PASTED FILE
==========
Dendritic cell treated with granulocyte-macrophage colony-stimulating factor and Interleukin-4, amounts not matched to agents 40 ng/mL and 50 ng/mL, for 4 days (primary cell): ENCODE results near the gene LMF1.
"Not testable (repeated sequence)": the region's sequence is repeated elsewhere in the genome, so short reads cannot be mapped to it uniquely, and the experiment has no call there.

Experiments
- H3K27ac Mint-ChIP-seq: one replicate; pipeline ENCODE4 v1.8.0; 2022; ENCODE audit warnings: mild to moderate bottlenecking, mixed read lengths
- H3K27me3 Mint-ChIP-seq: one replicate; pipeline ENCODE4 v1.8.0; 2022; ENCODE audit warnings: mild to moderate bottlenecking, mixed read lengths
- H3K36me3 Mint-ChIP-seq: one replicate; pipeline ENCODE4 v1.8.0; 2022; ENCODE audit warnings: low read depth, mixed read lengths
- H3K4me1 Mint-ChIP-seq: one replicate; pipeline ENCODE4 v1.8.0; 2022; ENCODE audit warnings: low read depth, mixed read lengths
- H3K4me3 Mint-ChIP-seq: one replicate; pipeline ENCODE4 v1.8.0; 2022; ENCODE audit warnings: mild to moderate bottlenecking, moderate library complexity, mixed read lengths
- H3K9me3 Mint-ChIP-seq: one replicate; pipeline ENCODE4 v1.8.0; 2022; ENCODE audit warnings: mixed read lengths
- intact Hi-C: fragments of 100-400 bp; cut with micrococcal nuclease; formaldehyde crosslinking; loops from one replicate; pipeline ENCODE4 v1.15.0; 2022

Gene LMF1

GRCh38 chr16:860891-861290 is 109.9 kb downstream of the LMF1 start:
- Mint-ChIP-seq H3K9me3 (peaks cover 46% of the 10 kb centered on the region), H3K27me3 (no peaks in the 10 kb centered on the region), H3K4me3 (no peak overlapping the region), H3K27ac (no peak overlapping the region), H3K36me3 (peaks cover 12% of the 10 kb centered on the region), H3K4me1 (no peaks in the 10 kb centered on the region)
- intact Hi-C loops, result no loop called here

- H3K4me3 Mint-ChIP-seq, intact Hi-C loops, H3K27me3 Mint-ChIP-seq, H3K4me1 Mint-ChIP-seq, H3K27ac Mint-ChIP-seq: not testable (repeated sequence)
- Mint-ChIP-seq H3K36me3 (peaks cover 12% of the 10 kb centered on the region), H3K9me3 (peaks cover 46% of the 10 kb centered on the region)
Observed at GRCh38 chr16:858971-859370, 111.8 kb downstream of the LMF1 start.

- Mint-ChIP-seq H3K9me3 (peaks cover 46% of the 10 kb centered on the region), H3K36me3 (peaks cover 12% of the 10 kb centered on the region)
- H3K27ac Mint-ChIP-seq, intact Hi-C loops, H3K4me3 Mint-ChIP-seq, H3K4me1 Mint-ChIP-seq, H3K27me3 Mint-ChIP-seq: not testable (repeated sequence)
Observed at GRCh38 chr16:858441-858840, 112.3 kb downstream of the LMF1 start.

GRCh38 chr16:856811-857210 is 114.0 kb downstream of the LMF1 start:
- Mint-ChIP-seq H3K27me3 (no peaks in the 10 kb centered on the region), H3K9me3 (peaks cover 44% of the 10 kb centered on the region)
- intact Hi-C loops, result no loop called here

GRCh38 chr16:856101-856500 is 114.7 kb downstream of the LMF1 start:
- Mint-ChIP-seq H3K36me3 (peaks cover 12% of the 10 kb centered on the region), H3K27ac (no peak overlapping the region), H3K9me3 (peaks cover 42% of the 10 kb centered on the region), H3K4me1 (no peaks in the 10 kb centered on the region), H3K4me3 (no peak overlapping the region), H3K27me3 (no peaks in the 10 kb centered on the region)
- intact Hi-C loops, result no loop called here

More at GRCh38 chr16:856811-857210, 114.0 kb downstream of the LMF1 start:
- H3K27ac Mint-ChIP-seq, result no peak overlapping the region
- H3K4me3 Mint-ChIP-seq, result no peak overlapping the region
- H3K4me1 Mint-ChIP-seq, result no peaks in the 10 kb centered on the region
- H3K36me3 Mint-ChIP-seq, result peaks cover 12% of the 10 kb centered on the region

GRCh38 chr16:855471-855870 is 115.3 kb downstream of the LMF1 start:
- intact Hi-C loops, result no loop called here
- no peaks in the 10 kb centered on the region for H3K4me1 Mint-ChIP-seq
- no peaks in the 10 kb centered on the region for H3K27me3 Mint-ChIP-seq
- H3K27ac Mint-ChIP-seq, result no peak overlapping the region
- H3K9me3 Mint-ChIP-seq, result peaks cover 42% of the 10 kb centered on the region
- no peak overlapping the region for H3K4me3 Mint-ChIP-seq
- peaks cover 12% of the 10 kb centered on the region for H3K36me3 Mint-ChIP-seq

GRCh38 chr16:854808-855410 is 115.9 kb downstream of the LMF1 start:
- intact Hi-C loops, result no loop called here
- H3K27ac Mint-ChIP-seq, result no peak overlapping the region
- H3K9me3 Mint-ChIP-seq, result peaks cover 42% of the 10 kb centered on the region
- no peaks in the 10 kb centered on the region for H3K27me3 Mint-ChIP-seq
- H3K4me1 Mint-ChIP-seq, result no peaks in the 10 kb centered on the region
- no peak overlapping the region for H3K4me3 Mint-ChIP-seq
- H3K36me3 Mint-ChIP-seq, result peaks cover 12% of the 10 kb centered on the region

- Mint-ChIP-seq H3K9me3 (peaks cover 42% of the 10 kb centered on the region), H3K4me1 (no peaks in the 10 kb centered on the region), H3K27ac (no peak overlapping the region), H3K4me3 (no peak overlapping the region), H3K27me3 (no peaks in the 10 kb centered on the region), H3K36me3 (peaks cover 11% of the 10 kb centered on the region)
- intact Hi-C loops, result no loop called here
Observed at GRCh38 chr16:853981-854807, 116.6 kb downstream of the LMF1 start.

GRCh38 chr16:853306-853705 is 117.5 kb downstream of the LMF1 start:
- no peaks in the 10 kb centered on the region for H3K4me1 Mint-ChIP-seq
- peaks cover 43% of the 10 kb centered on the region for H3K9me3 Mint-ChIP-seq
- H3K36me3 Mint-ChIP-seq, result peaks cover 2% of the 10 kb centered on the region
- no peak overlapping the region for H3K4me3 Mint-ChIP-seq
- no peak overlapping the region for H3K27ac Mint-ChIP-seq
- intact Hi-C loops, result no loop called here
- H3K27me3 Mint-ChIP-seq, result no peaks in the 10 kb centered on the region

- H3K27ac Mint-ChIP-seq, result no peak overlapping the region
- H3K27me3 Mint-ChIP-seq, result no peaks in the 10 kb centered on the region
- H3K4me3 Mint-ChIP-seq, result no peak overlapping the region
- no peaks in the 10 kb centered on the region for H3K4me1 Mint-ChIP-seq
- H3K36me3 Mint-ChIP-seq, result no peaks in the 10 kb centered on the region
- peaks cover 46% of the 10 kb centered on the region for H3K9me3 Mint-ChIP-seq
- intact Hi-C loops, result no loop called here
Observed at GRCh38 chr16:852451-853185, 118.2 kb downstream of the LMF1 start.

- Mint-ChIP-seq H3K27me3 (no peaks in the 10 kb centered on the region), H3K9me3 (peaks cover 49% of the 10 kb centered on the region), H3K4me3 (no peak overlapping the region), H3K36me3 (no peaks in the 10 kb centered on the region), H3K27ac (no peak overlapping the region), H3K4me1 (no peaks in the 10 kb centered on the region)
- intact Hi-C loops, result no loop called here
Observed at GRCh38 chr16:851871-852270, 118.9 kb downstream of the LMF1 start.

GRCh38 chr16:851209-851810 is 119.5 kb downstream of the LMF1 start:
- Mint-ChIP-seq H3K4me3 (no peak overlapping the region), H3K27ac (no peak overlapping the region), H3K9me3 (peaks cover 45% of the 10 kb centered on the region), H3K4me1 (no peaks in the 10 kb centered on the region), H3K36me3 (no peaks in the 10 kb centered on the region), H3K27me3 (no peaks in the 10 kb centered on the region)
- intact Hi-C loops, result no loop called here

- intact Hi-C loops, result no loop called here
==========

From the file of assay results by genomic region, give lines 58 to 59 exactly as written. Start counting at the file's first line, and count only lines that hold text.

- H3K27me3 Mint-ChIP-seq, result no peaks in the 10 kb centered on the region

- H3K27ac Mint-ChIP-seq, result no peak overlapping the region